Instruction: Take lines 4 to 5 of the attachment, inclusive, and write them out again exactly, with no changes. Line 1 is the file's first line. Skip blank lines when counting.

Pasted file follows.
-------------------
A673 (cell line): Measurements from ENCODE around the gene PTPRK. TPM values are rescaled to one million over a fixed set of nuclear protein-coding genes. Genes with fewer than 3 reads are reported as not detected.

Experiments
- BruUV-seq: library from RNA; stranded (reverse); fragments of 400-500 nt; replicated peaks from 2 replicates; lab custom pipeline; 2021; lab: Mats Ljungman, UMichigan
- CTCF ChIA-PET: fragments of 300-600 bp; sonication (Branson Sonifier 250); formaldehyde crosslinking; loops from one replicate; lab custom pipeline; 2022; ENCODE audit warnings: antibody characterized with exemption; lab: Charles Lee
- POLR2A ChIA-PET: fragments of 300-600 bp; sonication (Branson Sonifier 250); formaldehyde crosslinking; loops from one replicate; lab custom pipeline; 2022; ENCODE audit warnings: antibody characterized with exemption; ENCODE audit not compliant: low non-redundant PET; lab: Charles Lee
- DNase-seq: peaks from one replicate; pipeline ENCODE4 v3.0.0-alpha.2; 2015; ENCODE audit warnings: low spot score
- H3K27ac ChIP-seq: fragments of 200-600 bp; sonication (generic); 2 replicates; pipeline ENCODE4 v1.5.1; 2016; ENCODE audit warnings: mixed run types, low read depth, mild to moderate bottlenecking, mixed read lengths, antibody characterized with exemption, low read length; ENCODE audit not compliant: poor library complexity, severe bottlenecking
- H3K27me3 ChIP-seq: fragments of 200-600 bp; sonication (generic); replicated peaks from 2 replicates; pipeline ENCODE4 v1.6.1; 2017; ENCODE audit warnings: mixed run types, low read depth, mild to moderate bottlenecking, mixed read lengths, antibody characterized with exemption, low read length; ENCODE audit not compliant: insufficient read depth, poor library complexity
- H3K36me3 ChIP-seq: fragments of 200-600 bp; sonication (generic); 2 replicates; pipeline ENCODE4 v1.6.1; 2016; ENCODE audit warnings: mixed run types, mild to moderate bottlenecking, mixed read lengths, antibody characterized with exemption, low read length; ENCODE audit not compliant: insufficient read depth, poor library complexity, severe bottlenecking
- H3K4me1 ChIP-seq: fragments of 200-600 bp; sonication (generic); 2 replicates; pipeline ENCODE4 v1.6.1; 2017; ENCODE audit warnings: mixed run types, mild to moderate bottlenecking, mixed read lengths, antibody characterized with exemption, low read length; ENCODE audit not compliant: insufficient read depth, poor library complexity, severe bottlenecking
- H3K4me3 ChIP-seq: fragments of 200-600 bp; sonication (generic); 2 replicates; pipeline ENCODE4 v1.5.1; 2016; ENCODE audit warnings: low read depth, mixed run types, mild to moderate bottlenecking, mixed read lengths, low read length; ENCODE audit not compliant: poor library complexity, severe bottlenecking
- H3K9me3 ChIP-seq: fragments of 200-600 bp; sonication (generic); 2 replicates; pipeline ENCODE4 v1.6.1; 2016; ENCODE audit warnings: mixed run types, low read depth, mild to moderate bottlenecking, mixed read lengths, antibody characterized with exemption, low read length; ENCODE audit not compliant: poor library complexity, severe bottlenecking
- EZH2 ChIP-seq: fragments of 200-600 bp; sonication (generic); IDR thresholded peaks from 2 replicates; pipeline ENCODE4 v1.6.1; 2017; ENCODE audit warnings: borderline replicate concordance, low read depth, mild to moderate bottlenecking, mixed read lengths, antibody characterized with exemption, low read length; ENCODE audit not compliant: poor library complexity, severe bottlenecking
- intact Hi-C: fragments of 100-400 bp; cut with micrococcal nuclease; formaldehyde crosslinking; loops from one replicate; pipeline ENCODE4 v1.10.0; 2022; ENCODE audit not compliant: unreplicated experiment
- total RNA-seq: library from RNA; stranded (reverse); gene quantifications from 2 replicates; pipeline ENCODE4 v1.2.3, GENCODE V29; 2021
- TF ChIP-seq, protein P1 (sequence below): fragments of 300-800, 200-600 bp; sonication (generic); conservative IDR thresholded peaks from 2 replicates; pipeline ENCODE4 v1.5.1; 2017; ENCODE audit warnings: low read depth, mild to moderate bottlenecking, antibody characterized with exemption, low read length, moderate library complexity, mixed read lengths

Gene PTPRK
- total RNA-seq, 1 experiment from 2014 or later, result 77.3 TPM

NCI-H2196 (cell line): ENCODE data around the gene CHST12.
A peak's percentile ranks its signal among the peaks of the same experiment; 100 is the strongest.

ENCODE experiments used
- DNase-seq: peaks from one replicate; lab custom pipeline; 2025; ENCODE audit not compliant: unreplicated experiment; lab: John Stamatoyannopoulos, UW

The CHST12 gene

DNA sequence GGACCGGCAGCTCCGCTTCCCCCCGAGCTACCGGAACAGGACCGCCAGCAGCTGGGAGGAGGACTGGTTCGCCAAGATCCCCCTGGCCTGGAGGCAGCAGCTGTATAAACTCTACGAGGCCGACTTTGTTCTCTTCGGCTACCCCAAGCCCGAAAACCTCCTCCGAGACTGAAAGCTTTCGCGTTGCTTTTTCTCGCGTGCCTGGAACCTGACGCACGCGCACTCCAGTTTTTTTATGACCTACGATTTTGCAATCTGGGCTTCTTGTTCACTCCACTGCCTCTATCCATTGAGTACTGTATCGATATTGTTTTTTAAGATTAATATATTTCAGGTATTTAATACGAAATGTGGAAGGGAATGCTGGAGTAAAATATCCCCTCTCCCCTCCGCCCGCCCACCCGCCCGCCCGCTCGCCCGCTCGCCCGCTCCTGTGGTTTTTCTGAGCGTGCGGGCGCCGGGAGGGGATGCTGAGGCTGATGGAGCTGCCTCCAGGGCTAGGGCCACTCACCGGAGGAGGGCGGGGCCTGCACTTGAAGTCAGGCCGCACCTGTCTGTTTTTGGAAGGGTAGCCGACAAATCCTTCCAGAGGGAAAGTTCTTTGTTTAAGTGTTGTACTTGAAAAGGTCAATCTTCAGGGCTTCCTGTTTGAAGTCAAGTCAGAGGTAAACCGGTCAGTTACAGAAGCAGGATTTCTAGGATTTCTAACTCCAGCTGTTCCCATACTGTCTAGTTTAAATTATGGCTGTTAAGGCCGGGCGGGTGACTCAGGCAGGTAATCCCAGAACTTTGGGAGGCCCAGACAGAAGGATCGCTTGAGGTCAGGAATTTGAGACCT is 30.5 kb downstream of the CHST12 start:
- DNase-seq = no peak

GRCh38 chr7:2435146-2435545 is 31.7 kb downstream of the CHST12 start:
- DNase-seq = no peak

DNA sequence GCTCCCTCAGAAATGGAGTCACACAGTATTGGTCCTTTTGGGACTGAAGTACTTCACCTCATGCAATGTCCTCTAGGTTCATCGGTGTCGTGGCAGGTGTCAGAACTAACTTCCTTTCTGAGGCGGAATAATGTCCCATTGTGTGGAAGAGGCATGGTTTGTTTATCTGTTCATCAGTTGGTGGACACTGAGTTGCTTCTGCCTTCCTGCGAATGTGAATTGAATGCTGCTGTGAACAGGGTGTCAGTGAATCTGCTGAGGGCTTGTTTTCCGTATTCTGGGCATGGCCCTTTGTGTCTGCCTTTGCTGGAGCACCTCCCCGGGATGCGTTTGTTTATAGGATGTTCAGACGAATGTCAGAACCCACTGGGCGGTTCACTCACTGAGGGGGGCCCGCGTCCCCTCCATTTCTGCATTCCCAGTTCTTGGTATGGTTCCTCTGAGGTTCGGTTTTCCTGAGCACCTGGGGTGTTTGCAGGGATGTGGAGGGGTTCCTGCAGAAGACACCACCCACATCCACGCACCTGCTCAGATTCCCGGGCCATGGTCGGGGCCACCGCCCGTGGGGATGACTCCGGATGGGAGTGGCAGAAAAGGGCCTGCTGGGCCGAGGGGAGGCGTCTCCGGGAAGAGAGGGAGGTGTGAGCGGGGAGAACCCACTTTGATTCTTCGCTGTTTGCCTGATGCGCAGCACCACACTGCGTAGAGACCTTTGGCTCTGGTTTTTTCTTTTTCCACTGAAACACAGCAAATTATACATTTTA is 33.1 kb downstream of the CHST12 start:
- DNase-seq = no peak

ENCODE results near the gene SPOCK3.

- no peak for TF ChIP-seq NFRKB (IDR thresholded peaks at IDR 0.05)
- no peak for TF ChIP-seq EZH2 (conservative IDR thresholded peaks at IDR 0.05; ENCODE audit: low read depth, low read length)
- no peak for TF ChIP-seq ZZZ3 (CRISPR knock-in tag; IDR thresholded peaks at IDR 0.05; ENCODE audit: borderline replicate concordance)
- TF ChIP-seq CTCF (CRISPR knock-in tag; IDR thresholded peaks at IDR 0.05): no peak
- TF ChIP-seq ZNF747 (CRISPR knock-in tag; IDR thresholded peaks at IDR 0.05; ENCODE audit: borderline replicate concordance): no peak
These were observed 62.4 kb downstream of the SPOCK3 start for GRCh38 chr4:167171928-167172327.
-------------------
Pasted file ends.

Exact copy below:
- CTCF ChIA-PET: fragments of 300-600 bp; sonication (Branson Sonifier 250); formaldehyde crosslinking; loops from one replicate; lab custom pipeline; 2022; ENCODE audit warnings: antibody characterized with exemption; lab: Charles Lee
- POLR2A ChIA-PET: fragments of 300-600 bp; sonication (Branson Sonifier 250); formaldehyde crosslinking; loops from one replicate; lab custom pipeline; 2022; ENCODE audit warnings: antibody characterized with exemption; ENCODE audit not compliant: low non-redundant PET; lab: Charles Lee